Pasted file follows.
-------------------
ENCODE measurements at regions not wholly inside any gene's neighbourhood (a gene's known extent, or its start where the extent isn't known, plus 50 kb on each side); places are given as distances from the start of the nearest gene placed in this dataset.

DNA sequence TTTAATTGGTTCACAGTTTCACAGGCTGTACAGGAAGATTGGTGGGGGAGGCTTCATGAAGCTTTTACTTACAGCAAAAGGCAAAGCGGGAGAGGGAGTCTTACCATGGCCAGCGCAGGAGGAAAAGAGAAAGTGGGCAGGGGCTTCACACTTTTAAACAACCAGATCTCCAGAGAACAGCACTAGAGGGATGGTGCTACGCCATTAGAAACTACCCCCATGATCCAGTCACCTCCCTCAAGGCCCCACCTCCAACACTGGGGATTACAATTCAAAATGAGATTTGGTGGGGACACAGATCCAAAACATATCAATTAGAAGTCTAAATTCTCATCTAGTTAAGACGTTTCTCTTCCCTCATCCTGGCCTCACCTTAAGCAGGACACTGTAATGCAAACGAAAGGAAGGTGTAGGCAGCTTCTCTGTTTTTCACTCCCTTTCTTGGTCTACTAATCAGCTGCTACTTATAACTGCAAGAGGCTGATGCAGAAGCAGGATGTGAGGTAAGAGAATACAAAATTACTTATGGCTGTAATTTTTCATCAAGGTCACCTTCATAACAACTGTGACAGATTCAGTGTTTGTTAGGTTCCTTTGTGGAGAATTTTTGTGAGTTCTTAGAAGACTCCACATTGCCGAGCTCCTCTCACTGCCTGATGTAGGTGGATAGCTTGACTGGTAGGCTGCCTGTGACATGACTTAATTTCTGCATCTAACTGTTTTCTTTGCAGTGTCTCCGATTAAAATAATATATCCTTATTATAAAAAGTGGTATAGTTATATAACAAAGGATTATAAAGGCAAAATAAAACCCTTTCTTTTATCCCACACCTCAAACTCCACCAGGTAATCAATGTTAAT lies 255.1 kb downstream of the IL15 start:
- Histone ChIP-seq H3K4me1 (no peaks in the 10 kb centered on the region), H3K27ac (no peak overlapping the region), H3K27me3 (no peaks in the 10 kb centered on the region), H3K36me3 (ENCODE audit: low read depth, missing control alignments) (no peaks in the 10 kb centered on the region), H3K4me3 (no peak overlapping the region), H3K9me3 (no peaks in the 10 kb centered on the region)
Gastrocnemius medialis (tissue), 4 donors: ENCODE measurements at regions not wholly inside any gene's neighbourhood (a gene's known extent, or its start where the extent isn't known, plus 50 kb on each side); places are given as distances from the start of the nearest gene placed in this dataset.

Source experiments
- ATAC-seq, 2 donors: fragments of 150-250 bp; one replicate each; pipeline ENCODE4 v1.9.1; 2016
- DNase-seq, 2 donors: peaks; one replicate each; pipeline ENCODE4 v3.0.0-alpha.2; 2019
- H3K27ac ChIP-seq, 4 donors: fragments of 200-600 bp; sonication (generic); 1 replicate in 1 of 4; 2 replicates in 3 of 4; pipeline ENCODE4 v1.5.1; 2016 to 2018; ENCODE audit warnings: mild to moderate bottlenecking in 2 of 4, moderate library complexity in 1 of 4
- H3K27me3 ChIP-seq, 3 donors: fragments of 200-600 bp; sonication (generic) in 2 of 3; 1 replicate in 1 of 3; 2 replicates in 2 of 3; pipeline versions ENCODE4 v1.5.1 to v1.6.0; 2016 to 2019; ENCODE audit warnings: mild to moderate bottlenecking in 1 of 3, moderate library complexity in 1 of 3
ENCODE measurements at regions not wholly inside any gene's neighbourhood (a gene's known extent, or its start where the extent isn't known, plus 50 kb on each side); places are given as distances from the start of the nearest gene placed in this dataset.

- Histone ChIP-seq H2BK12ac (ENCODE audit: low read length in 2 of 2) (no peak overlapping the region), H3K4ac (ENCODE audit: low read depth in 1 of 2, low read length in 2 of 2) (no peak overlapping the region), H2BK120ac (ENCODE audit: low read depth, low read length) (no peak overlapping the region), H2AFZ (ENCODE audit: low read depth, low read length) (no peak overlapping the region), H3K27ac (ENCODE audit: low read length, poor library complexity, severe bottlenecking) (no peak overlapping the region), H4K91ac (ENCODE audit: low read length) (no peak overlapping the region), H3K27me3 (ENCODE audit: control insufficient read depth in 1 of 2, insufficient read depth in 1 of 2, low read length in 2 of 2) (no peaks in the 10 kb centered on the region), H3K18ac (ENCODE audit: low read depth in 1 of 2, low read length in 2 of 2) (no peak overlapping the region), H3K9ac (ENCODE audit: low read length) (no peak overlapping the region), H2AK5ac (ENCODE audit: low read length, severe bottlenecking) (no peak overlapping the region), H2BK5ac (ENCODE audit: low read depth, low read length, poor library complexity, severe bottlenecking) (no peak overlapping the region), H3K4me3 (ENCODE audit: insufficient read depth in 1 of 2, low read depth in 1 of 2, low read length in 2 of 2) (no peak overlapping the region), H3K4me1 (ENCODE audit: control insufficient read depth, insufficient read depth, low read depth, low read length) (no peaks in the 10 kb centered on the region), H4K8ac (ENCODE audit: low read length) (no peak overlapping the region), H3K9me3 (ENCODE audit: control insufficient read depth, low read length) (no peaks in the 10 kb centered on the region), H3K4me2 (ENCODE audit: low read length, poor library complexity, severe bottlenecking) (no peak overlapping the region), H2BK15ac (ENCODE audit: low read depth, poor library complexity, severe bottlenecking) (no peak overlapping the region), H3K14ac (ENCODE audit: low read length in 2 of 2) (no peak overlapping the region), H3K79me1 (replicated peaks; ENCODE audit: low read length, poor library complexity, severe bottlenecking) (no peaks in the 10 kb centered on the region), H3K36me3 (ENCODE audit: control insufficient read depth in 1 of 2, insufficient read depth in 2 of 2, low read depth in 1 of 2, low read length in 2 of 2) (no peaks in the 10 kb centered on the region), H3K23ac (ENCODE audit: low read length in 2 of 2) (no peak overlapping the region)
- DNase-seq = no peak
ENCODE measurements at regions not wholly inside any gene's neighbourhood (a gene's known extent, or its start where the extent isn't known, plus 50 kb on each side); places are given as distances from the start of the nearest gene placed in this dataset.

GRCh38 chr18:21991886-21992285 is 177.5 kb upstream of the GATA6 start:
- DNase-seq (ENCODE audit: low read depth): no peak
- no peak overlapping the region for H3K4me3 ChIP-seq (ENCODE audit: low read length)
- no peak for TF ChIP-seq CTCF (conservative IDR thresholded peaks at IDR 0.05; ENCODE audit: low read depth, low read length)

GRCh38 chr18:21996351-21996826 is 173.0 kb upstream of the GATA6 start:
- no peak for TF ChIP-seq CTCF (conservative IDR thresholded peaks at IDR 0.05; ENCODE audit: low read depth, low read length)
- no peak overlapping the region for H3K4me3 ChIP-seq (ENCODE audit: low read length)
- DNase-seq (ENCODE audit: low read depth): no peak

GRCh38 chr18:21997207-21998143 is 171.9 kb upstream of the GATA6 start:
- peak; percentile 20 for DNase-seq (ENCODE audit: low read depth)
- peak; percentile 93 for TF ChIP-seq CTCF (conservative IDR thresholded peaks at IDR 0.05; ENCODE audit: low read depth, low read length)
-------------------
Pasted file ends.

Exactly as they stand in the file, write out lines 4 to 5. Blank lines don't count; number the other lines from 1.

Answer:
Gastrocnemius medialis (tissue), 4 donors: ENCODE measurements at regions not wholly inside any gene's neighbourhood (a gene's known extent, or its start where the extent isn't known, plus 50 kb on each side); places are given as distances from the start of the nearest gene placed in this dataset.

Source experiments